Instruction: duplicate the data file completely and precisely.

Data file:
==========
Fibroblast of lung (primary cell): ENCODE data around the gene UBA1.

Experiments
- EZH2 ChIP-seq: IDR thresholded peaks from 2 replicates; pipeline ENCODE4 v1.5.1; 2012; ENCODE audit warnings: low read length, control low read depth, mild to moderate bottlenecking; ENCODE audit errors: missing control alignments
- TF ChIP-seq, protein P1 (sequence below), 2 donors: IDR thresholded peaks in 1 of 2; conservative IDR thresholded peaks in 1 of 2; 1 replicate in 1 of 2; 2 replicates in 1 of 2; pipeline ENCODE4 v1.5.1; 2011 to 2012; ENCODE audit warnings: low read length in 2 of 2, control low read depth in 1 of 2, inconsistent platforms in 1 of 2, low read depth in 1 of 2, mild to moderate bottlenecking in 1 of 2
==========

Fibroblast of lung (primary cell): ENCODE data around the gene UBA1.

Experiments
- EZH2 ChIP-seq: IDR thresholded peaks from 2 replicates; pipeline ENCODE4 v1.5.1; 2012; ENCODE audit warnings: low read length, control low read depth, mild to moderate bottlenecking; ENCODE audit errors: missing control alignments
- TF ChIP-seq, protein P1 (sequence below), 2 donors: IDR thresholded peaks in 1 of 2; conservative IDR thresholded peaks in 1 of 2; 1 replicate in 1 of 2; 2 replicates in 1 of 2; pipeline ENCODE4 v1.5.1; 2011 to 2012; ENCODE audit warnings: low read length in 2 of 2, control low read depth in 1 of 2, inconsistent platforms in 1 of 2, low read depth in 1 of 2, mild to moderate bottlenecking in 1 of 2